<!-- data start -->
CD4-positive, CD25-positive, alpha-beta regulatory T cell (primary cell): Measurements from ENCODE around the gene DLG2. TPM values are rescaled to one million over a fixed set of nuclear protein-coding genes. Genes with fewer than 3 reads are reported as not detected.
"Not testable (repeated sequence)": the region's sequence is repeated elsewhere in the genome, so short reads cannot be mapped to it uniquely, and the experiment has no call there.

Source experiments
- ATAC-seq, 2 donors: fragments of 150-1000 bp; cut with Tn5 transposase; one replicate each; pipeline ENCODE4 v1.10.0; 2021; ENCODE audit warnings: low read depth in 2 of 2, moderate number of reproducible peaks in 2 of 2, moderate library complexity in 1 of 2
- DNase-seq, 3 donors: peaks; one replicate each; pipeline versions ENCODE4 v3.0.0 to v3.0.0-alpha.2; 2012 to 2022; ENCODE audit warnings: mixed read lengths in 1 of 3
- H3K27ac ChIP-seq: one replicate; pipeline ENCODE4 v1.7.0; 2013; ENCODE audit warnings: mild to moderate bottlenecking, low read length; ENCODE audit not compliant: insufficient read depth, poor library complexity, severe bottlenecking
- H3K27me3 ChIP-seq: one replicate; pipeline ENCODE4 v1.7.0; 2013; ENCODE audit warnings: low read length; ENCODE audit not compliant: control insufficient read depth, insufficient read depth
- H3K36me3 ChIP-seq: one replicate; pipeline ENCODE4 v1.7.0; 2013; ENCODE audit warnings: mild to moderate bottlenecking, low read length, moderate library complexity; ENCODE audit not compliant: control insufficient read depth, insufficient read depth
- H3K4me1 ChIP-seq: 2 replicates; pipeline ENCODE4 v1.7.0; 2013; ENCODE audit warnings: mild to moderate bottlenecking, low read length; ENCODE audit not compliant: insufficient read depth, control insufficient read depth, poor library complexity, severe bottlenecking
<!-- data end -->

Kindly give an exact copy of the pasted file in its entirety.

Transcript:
CD4-positive, CD25-positive, alpha-beta regulatory T cell (primary cell): Measurements from ENCODE around the gene DLG2. TPM values are rescaled to one million over a fixed set of nuclear protein-coding genes. Genes with fewer than 3 reads are reported as not detected.
"Not testable (repeated sequence)": the region's sequence is repeated elsewhere in the genome, so short reads cannot be mapped to it uniquely, and the experiment has no call there.

Source experiments
- ATAC-seq, 2 donors: fragments of 150-1000 bp; cut with Tn5 transposase; one replicate each; pipeline ENCODE4 v1.10.0; 2021; ENCODE audit warnings: low read depth in 2 of 2, moderate number of reproducible peaks in 2 of 2, moderate library complexity in 1 of 2
- DNase-seq, 3 donors: peaks; one replicate each; pipeline versions ENCODE4 v3.0.0 to v3.0.0-alpha.2; 2012 to 2022; ENCODE audit warnings: mixed read lengths in 1 of 3
- H3K27ac ChIP-seq: one replicate; pipeline ENCODE4 v1.7.0; 2013; ENCODE audit warnings: mild to moderate bottlenecking, low read length; ENCODE audit not compliant: insufficient read depth, poor library complexity, severe bottlenecking
- H3K27me3 ChIP-seq: one replicate; pipeline ENCODE4 v1.7.0; 2013; ENCODE audit warnings: low read length; ENCODE audit not compliant: control insufficient read depth, insufficient read depth
- H3K36me3 ChIP-seq: one replicate; pipeline ENCODE4 v1.7.0; 2013; ENCODE audit warnings: mild to moderate bottlenecking, low read length, moderate library complexity; ENCODE audit not compliant: control insufficient read depth, insufficient read depth
- H3K4me1 ChIP-seq: 2 replicates; pipeline ENCODE4 v1.7.0; 2013; ENCODE audit warnings: mild to moderate bottlenecking, low read length; ENCODE audit not compliant: insufficient read depth, control insufficient read depth, poor library complexity, severe bottlenecking